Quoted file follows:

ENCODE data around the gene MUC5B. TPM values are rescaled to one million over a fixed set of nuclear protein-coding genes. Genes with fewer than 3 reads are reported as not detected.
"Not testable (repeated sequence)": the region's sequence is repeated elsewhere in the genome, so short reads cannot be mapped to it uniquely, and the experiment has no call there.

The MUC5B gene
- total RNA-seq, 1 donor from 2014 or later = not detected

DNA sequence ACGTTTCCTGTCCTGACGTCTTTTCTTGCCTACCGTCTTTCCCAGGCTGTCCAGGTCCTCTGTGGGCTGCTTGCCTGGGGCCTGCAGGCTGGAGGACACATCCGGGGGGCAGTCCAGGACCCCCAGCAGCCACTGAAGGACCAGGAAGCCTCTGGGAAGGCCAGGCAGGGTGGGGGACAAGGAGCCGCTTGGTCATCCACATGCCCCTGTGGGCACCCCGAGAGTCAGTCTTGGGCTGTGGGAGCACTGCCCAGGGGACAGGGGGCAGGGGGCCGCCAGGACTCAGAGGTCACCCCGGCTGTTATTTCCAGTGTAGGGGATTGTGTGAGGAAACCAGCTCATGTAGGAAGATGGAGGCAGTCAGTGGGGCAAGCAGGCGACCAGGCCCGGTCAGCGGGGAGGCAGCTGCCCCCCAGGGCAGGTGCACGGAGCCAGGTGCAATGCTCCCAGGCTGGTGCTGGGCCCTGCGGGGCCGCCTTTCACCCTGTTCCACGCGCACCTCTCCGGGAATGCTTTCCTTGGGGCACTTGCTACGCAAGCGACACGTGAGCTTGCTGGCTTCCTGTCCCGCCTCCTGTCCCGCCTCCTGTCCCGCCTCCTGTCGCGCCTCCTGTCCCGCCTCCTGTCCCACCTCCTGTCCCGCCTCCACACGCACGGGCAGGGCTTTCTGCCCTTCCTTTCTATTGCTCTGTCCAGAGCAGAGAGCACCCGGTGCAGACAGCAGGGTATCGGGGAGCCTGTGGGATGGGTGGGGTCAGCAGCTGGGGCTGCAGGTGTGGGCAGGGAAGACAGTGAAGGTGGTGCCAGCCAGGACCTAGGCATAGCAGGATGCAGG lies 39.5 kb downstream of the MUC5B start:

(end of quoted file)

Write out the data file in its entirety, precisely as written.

ENCODE data around the gene MUC5B. TPM values are rescaled to one million over a fixed set of nuclear protein-coding genes. Genes with fewer than 3 reads are reported as not detected.
"Not testable (repeated sequence)": the region's sequence is repeated elsewhere in the genome, so short reads cannot be mapped to it uniquely, and the experiment has no call there.

The MUC5B gene
- total RNA-seq, 1 donor from 2014 or later = not detected

DNA sequence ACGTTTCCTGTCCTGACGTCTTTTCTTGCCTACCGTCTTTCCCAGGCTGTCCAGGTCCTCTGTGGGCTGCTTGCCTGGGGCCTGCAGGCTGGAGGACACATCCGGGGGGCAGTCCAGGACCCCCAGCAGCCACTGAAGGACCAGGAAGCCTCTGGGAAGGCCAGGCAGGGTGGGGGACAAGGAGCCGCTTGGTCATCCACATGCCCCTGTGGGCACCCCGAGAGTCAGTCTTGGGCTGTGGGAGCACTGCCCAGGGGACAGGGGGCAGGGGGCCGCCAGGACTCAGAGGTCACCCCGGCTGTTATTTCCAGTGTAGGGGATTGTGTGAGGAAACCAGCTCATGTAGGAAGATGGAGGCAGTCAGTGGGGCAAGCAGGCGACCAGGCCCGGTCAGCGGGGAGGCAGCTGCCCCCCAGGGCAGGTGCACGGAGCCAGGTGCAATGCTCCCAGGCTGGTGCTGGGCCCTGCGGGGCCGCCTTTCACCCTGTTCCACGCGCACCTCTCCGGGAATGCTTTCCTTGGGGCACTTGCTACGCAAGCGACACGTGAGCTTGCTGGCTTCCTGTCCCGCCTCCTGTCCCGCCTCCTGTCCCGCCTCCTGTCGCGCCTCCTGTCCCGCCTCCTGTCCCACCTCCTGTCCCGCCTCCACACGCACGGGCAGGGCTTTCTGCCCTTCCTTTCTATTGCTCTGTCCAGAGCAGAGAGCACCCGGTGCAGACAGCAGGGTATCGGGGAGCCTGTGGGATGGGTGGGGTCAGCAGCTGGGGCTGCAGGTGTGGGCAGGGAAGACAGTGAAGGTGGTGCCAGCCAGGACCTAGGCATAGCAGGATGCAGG lies 39.5 kb downstream of the MUC5B start: